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McMillan Sisters

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Images of McMillan Sister at their Open Air Nursery.

Getting kids outside is our top priority here at Faire Child. In addition to all the stats about the benefits of being outdoors we are also inspired by a long history of educators who recognized the importance of kids doing what they do best – playing.

Image of the McMillian sisters teaching class outdoors.

It’s England in the early 1900’s, child labour is fast disappearing and school is becoming mandatory. It’s here that we find Margaret and Rachel McMillan, absolute saints and pioneers of their time. The sisters worked diligently to bring about reforms for children’s health and education in addition to fighting for universal suffrage. Margaret and Rachel campaigned for better conditions in schools and meals for underprivileged children. They knew that children could not learn while sick or hungry and believed that if education was made compulsory by the state, those children ought to be provided with proper nutrition. In 1906 the Provision of School Meals Act was passed in England.  

Image of the Mcmillian sisters with their students at the open-air nursery.

Together the sisters believed in nurturing the whole child and professed that children learn by exploring and could achieve their full potential through hands on experience and active learning – things we love here at Faire Child! Fresh air and outdoor play were seen as key to a healthy childhood. This led the McMillans to open the first open-air nursery school in England, even coining the term ‘nursery school’.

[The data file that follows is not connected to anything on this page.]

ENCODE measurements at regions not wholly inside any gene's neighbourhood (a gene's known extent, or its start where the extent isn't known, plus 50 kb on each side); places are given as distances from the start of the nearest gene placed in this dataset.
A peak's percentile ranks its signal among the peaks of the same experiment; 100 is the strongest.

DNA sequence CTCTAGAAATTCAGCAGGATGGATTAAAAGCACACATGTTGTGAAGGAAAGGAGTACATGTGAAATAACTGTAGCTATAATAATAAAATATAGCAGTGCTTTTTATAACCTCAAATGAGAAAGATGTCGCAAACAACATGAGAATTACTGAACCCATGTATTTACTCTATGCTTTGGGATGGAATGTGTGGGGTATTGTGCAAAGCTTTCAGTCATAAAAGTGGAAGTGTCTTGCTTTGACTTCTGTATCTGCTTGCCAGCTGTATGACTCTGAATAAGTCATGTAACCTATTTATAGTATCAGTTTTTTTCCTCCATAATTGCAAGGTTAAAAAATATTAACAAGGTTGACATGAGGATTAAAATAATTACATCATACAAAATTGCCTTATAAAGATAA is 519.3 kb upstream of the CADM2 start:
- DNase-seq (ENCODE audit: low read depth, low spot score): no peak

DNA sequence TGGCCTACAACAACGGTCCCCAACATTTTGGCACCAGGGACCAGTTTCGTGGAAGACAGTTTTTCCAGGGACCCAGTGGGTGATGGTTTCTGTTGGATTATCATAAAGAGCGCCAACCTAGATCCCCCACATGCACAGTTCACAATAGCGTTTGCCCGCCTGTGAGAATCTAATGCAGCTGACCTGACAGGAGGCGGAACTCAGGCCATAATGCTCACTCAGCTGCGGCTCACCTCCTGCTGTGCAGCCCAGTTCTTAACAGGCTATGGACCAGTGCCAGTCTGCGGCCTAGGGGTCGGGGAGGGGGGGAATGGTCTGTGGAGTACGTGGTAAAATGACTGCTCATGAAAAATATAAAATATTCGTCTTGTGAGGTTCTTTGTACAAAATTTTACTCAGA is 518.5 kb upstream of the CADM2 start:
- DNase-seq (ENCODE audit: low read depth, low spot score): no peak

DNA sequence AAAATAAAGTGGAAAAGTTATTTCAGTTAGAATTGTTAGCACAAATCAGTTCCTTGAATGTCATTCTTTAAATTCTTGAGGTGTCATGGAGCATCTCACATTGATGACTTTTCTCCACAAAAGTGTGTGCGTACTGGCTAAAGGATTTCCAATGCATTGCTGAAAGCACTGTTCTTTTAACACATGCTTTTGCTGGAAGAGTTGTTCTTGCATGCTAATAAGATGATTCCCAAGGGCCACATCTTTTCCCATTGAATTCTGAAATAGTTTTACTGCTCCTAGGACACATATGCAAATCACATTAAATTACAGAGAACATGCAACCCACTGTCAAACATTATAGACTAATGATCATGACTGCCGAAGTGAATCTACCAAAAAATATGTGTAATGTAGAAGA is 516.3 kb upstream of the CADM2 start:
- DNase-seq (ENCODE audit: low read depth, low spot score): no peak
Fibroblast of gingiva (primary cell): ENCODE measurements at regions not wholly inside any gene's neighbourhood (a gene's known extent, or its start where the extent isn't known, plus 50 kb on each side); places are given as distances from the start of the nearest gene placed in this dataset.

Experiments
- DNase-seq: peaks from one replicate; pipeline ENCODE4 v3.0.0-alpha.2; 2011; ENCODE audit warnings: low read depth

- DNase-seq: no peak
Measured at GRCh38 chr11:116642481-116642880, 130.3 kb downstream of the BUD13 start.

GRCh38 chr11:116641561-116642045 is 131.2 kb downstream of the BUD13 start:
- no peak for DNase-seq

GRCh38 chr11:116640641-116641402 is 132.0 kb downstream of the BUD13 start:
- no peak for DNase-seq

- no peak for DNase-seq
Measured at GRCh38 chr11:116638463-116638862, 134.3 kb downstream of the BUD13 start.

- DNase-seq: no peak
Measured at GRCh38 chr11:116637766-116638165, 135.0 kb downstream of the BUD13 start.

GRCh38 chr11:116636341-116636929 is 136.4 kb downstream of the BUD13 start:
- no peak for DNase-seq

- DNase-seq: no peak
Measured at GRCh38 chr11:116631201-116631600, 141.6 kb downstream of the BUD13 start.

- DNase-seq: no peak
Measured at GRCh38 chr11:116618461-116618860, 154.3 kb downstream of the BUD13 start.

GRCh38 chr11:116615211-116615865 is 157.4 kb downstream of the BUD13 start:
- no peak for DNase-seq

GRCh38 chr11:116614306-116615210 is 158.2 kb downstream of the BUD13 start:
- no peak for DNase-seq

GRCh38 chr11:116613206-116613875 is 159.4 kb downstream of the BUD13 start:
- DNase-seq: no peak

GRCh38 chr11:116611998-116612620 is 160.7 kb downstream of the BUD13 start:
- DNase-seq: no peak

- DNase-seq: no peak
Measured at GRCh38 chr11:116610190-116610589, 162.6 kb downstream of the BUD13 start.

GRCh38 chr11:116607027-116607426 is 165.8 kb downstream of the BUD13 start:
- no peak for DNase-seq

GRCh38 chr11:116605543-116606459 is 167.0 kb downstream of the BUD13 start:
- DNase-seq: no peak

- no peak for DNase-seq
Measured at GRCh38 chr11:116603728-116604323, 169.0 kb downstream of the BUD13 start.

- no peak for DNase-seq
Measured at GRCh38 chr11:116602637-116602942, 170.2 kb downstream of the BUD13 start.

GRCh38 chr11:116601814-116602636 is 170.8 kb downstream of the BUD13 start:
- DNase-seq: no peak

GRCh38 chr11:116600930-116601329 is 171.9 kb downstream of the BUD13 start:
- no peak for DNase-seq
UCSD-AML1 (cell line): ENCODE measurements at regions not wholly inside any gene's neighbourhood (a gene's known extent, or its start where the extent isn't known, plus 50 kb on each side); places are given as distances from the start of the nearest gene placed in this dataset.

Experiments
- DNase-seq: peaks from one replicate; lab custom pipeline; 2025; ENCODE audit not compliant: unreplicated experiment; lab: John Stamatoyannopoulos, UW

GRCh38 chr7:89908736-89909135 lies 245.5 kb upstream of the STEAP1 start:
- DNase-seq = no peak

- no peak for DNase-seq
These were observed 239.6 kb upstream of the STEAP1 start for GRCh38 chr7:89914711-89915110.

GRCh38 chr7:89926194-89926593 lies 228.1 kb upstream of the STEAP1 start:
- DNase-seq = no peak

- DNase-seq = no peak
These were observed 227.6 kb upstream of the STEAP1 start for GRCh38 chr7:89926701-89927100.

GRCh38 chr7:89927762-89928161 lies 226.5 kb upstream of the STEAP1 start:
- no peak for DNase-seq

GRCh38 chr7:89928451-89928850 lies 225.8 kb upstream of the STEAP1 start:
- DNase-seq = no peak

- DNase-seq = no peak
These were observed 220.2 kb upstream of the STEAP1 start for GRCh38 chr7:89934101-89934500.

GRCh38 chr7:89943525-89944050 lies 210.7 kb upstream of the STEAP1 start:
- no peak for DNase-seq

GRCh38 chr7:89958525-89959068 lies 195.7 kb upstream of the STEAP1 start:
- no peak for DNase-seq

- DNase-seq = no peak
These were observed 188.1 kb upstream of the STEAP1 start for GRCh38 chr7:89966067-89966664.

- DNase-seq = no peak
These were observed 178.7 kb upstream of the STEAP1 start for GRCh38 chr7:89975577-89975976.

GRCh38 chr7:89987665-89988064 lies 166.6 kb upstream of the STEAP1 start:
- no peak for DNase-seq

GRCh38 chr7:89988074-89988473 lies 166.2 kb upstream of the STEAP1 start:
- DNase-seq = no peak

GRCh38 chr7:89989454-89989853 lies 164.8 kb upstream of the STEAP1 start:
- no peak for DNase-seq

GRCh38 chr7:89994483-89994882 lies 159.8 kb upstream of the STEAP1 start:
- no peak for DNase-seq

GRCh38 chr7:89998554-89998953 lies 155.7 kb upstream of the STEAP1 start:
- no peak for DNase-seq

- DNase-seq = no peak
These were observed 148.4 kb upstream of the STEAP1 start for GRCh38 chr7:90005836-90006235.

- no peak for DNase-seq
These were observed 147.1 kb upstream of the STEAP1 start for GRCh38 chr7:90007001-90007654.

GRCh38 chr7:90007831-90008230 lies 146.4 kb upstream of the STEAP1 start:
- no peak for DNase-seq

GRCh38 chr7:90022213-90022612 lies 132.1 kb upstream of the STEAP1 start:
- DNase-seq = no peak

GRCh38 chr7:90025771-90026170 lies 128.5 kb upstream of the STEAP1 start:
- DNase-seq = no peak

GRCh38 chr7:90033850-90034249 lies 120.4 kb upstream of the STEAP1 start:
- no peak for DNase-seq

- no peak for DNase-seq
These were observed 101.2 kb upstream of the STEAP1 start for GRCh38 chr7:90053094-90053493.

Founded in 1914, the Open-Air Nursery School and Training Centre was the first of its kind. Here Margaret and Rachel McMillan taught children up to 7-years old and also trained teachers in their educational model. Their pupils were mostly the children of woman who were working at munition factories during WW1.

Image of the the students at the open-air nursery playing outside in the mud.

In 1917 the school was extended and renamed to the Rachel McMillan Nursery, following the death of Rachel just months before. The school was modelled after her designs. Led my Margaret McMillan, the new school had numerous shelters which could hold 35-50 children. Each open-air pavilion had running hot and cold water, tables, chairs and cupboards to store beds and blankets. After being dropped off by their mothers, children started their morning by washing and brushing their teeth. This was followed by breakfast and milk. Lessons started at 9am where they did handwork and played in the garden. At noontime, lunch was followed with a midday rest. Afternoons consisted of free play, music and games.

 

Doesn’t this sound adorable? We sure think it is! You can even watch some old footage. We totally recommend watching if you need a dose of cuteness in your day (and the narrator is priceless!)

Image of the Mcmillian sisters with their students at the open-air nursery.

The Rachel McMillan Nursey Nursery School is still open and encourages healthy development in children through active learning, exploration and play.


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